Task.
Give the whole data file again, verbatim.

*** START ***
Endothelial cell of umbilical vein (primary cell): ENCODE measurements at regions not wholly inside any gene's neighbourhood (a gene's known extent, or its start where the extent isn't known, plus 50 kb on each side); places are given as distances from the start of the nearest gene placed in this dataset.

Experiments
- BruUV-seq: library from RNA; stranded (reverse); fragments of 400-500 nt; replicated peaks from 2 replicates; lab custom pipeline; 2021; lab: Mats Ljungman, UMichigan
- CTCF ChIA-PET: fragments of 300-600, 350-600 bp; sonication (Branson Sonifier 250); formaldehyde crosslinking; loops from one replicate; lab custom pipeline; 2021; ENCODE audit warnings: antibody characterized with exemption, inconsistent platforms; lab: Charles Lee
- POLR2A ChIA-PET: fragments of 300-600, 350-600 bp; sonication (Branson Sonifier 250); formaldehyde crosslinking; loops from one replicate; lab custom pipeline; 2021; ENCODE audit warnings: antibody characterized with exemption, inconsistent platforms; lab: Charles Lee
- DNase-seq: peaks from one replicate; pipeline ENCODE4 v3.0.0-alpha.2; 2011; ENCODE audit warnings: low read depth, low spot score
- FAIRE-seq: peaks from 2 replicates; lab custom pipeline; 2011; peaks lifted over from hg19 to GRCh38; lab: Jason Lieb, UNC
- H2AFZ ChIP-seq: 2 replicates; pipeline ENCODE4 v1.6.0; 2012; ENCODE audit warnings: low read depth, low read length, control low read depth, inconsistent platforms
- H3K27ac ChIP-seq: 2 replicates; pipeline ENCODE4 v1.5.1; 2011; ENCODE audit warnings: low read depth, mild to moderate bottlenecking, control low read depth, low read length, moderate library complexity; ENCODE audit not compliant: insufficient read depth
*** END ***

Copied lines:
Endothelial cell of umbilical vein (primary cell): ENCODE measurements at regions not wholly inside any gene's neighbourhood (a gene's known extent, or its start where the extent isn't known, plus 50 kb on each side); places are given as distances from the start of the nearest gene placed in this dataset.

Experiments
- BruUV-seq: library from RNA; stranded (reverse); fragments of 400-500 nt; replicated peaks from 2 replicates; lab custom pipeline; 2021; lab: Mats Ljungman, UMichigan
- CTCF ChIA-PET: fragments of 300-600, 350-600 bp; sonication (Branson Sonifier 250); formaldehyde crosslinking; loops from one replicate; lab custom pipeline; 2021; ENCODE audit warnings: antibody characterized with exemption, inconsistent platforms; lab: Charles Lee
- POLR2A ChIA-PET: fragments of 300-600, 350-600 bp; sonication (Branson Sonifier 250); formaldehyde crosslinking; loops from one replicate; lab custom pipeline; 2021; ENCODE audit warnings: antibody characterized with exemption, inconsistent platforms; lab: Charles Lee
- DNase-seq: peaks from one replicate; pipeline ENCODE4 v3.0.0-alpha.2; 2011; ENCODE audit warnings: low read depth, low spot score
- FAIRE-seq: peaks from 2 replicates; lab custom pipeline; 2011; peaks lifted over from hg19 to GRCh38; lab: Jason Lieb, UNC
- H2AFZ ChIP-seq: 2 replicates; pipeline ENCODE4 v1.6.0; 2012; ENCODE audit warnings: low read depth, low read length, control low read depth, inconsistent platforms
- H3K27ac ChIP-seq: 2 replicates; pipeline ENCODE4 v1.5.1; 2011; ENCODE audit warnings: low read depth, mild to moderate bottlenecking, control low read depth, low read length, moderate library complexity; ENCODE audit not compliant: insufficient read depth